A proper lightning strike has two components: The visible ionization path of the electrical discharge - plus - a very stout electromagnetic pulse that can inductively cause secondary arcs in the damnedest places. Point here is that you don't need to be struck by lightning to be struck by lightning as my problem was the EMP from the strike across the street. One could argue there is no such thing as SAFE operating during a storm, although a proper ground system can get you very close.

The advantage an attic antenna might have is proximity to the Romex and phone wiring plus (maybe) a copper pipe or two. This may offer alternate discharge paths while being much less attractive than a monopole standing tall out in the open. (?)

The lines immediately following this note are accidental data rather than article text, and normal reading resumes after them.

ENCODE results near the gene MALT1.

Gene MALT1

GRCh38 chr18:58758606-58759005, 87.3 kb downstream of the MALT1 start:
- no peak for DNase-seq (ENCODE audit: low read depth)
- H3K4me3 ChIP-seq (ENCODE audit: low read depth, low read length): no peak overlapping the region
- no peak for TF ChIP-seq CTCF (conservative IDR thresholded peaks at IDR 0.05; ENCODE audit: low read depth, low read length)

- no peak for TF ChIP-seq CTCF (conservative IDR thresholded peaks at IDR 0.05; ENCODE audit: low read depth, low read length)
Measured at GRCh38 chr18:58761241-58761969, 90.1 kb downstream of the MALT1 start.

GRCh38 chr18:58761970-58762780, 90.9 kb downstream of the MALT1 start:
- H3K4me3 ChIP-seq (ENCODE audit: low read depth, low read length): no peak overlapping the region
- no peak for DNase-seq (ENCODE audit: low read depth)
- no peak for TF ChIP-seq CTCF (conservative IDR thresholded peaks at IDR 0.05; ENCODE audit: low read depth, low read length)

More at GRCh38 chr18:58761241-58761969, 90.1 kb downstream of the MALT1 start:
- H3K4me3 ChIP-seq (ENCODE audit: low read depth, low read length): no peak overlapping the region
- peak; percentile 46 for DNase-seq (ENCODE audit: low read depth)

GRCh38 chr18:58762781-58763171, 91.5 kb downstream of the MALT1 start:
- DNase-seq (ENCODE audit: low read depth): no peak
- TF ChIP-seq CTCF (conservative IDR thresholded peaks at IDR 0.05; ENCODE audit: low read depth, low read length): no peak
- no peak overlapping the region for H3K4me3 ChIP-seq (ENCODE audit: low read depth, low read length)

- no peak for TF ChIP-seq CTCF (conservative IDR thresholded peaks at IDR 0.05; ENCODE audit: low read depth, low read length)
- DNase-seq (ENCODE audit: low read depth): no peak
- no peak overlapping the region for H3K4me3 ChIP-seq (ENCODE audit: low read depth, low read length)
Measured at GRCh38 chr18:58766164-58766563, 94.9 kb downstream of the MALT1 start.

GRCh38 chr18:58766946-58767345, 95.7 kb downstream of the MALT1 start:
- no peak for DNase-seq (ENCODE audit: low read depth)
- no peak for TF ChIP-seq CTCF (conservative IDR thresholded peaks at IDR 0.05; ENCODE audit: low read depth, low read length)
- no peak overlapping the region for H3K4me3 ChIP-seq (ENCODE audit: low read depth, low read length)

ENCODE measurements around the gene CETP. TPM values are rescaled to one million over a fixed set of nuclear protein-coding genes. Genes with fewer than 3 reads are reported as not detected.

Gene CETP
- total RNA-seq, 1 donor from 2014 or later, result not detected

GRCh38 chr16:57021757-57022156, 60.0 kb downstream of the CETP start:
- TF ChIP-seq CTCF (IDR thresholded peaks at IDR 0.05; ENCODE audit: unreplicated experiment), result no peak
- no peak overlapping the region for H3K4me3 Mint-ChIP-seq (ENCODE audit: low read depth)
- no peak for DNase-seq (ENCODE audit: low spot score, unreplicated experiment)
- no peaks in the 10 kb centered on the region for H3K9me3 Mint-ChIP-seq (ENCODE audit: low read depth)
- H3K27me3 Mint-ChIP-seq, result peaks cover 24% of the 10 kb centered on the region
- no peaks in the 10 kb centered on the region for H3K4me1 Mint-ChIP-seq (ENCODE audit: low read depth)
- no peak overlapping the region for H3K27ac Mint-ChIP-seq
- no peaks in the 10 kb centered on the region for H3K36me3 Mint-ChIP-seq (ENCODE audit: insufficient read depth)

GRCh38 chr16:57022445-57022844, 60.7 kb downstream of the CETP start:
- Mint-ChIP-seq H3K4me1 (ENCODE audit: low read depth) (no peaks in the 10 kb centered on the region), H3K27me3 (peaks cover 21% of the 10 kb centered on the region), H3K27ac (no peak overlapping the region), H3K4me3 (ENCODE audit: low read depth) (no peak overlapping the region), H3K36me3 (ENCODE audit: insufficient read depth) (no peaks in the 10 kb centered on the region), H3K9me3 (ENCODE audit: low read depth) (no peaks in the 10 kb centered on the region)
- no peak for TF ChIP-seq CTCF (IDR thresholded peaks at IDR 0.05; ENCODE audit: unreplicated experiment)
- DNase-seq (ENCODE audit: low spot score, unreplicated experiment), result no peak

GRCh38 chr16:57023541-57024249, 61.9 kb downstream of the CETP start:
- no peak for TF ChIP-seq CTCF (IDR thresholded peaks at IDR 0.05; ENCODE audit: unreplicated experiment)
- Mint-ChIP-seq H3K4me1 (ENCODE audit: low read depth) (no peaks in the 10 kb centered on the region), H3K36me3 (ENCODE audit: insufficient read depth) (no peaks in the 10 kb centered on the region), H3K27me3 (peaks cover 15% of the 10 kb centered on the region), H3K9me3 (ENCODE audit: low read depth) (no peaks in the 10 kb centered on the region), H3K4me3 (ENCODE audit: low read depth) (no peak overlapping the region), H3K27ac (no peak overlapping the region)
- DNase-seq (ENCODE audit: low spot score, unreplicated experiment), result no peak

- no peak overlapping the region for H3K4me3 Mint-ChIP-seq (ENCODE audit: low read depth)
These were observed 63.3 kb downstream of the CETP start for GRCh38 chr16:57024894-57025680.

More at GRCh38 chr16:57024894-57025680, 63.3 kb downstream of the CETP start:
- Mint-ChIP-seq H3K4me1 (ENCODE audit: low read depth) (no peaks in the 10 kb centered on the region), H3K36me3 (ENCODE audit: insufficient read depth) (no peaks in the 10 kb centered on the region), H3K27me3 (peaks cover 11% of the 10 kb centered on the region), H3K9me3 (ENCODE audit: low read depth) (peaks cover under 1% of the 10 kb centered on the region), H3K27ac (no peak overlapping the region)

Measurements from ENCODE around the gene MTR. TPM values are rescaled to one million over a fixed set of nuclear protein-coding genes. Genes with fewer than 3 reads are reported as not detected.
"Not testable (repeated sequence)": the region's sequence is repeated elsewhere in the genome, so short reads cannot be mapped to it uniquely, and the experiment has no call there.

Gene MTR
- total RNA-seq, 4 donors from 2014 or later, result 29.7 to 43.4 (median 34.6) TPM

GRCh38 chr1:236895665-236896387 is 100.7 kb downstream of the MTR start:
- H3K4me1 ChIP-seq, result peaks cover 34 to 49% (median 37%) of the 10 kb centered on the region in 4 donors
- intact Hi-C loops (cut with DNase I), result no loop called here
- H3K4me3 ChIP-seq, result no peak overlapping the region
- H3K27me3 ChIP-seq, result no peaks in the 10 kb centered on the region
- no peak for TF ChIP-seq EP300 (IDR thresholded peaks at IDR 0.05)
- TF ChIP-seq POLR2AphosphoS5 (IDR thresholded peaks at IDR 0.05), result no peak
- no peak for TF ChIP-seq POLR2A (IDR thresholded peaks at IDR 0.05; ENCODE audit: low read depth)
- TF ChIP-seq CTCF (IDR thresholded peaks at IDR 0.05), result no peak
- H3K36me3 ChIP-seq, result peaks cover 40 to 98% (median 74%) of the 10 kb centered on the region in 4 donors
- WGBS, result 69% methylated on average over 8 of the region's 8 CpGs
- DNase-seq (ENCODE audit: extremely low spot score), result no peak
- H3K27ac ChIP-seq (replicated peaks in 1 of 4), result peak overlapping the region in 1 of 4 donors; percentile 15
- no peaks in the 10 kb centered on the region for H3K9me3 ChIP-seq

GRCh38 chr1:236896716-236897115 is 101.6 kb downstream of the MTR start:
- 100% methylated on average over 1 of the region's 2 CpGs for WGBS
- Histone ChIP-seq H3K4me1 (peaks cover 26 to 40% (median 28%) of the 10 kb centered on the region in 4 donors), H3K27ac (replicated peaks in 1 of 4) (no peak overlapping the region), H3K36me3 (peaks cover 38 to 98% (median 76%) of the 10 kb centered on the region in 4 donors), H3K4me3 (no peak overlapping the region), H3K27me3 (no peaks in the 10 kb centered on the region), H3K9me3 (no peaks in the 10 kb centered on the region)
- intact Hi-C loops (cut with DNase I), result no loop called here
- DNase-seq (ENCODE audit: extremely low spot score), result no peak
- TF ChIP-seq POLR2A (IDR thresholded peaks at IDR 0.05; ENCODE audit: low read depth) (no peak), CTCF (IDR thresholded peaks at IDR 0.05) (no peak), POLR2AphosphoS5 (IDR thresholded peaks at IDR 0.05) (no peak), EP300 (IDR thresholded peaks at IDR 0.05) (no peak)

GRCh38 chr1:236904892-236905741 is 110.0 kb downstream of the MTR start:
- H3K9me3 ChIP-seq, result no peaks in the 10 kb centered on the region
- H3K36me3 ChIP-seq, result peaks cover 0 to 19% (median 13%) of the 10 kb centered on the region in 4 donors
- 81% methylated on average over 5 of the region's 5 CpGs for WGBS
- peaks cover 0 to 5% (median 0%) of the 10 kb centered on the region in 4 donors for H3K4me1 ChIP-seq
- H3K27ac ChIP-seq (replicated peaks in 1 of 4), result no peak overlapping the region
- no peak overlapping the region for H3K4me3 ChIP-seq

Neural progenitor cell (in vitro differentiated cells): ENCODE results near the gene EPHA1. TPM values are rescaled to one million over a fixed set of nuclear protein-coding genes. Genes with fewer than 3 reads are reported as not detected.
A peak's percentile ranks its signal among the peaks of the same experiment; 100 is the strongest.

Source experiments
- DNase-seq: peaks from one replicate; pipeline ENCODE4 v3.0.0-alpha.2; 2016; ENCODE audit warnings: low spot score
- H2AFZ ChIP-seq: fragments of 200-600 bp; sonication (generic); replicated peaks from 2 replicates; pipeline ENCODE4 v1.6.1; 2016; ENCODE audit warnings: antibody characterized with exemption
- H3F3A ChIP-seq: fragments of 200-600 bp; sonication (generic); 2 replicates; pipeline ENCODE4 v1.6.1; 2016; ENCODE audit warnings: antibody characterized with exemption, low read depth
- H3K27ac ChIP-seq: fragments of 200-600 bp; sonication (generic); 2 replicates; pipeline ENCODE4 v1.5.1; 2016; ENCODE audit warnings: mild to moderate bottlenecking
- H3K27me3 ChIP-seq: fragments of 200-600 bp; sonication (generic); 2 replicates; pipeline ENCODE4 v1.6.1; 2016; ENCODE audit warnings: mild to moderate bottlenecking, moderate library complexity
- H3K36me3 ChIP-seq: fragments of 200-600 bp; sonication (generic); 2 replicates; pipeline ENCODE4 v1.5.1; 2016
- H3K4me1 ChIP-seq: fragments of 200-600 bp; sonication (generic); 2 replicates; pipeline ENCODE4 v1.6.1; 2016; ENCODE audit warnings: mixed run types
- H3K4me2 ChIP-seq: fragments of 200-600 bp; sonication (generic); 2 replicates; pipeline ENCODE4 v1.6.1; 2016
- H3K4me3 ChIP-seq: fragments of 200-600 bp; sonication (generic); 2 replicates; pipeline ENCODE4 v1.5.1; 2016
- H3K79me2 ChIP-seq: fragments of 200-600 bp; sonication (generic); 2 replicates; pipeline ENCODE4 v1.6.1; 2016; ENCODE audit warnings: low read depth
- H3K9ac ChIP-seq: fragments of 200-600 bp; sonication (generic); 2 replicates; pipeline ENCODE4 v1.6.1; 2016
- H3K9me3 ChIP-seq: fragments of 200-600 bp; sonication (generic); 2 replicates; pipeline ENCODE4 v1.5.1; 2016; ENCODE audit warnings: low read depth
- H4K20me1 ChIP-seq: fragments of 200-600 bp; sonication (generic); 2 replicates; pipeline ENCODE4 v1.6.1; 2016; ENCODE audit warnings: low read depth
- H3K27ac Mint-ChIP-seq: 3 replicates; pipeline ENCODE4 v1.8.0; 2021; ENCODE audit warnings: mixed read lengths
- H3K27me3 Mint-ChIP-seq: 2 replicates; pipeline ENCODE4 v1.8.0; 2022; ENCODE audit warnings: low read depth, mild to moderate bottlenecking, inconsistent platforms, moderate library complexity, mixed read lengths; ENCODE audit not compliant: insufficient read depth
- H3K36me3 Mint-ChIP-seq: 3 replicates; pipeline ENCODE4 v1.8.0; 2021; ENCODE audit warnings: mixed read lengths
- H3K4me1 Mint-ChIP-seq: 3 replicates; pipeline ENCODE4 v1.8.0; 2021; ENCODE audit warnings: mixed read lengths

Logged

Never change a password on a Friday                
SWMAN
Member

Posts: 543




Ignore
« Reply #5 on: April 29, 2011, 09:49:20 AM »

 Just curious; How do 300 foot tall cell towers,TV and commercial radio stations all stay on line during lightning storms ?
73 Jim. KF5HRN
Logged
KD5UDE
Member

Posts: 0




Ignore
« Reply #6 on: April 29, 2011, 10:00:07 AM »

yeah swman i like your question and even police fire and emergency managment dont unhook thier equipment so what do they do to stay hooked up? Huh
Logged
AA4PB
Member

Posts: 12644




Ignore
« Reply #7 on: April 29, 2011, 10:06:52 AM »

Just curious; How do 300 foot tall cell towers,TV and commercial radio stations all stay on line during lightning storms ?
73 Jim. KF5HRN